Police warn organized crime, including the Hells Angels, has infiltrated the medical marijuana market
RCMP document suggests 'significant alarm bells' started ringing back in 2013
Organized crime groups, including the Hells Angels, have managed to obtain legal personal production licences for medical marijuana, only to turn around and illegally sell the product across the country, CBC news has learned.
Several sources described to CBC how organized crime groups have obtained personal grow licences and are using them to try to hamper police attempts to shut down their operations.
CBC is not naming the sources, who fear reprisal from criminal groups or worry about interfering in criminal investigations.
"We often don't have the the resources to chase down the true identities behind the licences," said one source.
He added there's mounting concern that some organized crime groups have been using the licences to produce a large supply of medical marijuana for some of the illicit dispensaries popping up in cities across Canada.
Health Canada forbids anyone issued personal grow licences from selling their product to others.
Police concern began in 2013
An RCMP report obtained by CBC-Radio Canada through Access to Information suggests alarm bells began ringing about organized crime participation in the medical marijuana market back in 2013, as Health Canada started taking applications for licences to produce and sell medical marijuana to authorized patients.
"The RCMP's initial background checks of applicant ventures have turned up significant hits and raised significant alarm bells inside the federal policing program," states the document, which is a report to the Canadian Association of Chiefs of Police.
"There is no shortage of organized criminal groups who have applied to produce medical marijuana under Health Canada's new MMPR, including self-proclaimed Hells Angels and associates of transnational organized crime."
The MMPR, or Marijuana for Medical Purposes Regulations, came into effect in 2014 and was supposed to transform the industry, replacing more than 30,000 individuals who were allowed to grow their own product.
However, a Federal Court ruling found the system unconstitutional, and Health Canada has allowed individuals to continue to produce their own stock.
The RCMP document emphasized that "... the security and Intelligence community should be aware that this is a going concern for our organization, not just the domestic vulnerabilities these new regulations have created, but the international ones as well."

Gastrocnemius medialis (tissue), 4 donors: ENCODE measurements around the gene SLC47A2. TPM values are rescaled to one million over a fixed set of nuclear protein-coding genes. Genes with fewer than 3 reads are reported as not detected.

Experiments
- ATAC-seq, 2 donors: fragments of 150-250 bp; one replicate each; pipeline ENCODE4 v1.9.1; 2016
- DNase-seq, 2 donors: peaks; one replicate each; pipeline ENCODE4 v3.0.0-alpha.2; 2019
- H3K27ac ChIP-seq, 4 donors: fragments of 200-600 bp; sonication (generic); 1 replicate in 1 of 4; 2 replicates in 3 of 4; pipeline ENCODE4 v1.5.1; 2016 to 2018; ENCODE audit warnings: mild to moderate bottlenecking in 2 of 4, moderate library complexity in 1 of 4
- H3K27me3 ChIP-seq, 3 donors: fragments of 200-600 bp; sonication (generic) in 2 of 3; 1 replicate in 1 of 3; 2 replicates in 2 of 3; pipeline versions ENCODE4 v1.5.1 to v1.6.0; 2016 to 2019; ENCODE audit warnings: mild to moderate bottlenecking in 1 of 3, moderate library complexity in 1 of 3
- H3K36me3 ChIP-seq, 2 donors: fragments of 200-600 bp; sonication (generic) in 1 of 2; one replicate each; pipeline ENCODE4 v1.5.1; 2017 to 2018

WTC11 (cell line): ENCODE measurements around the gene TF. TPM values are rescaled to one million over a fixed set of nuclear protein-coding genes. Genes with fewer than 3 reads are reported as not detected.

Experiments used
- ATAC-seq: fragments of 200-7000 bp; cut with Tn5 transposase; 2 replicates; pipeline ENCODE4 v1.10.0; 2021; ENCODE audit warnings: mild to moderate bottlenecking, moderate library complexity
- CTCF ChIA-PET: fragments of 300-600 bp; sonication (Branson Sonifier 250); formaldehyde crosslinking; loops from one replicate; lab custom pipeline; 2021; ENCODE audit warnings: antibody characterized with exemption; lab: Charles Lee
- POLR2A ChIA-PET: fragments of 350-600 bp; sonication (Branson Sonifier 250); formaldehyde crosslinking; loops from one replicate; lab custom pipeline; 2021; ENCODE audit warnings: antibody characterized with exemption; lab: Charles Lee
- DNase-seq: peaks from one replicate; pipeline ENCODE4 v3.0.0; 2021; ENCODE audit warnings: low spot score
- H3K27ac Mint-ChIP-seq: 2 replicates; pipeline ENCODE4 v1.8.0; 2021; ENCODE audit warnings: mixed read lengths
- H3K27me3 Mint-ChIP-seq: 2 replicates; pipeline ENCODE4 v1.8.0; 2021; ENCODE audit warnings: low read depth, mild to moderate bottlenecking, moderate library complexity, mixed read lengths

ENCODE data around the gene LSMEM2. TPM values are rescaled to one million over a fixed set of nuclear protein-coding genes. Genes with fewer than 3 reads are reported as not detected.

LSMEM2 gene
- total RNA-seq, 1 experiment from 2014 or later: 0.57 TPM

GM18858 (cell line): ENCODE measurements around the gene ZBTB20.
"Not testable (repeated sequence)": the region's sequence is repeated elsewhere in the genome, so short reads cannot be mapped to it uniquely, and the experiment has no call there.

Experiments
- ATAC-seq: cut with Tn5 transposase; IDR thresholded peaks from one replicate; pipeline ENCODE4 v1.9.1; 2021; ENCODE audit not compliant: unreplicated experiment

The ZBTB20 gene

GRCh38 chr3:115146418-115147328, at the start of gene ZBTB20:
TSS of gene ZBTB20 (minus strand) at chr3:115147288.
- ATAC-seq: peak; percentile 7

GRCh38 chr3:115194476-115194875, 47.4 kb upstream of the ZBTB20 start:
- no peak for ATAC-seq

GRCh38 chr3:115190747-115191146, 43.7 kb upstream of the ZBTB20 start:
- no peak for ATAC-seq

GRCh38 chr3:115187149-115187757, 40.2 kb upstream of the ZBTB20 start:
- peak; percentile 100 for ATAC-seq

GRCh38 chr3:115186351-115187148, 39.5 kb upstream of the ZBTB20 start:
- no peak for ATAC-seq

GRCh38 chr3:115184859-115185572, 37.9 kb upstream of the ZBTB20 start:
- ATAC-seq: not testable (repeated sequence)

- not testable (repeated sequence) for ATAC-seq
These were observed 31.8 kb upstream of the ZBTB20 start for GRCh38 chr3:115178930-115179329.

- Legalizing pot: What to watch for in today's long-awaited bill
- ANALYSIS | Tax policy on legal pot sales must squeeze out criminal competition
There is no evidence the criminal organizations described in the report actually managed to obtain one of the new production licences, which allow a few dozen producers to sell directly to patients through the mail.
But sources suggest crime groups have been using individual personal grow licences to evade police scrutiny while supplying illicit dispensaries.
Raf Souccar, a retired deputy commissioner of the RCMP and a member of the Trudeau government's cannabis task force, said he's not surprised to hear that organized crime is involved in the illicit dispensary market.
"Because if you're able to supply that quantity of marijuana, you can't do it growing it in your basement," he said.
"Organized crime is behind most of these marijuana dispensaries," Souccar added. "After all, it's a $7-billion industry."
Souccar said he's only heard anecdotal evidence that crime organizations were somehow obtaining legal personal grow licences.
Health Canada had attempted to get out of the business of trying to manage the thousands of personal grow licences by bringing in the large licensed producers, he said, which are under a rigorous regime of inspections and regulations.
However, the Federal Court decision forced the government to continue to accommodate the individual licence holders — though with more restrictions.
For instance, people tasked to grow for others can now only support two patients, he explained. And no one is supposed to sell their stock through the illegal dispensaries.
Dispensary links to organized crime
Marijuana dispensaries have been the focus of a recent rash of police raids in cities across Canada.
During a discussion about one raid in Ottawa, the city's police chief, Charles Bordeleau, raised concern about organized crime gangs when responding to a question about why officers wore black protective gear and balaclavas.
Bordeleau explained officers need to be adequately protected during those raids, in part because police have discovered links between some of the illegal dispensaries and organized crime.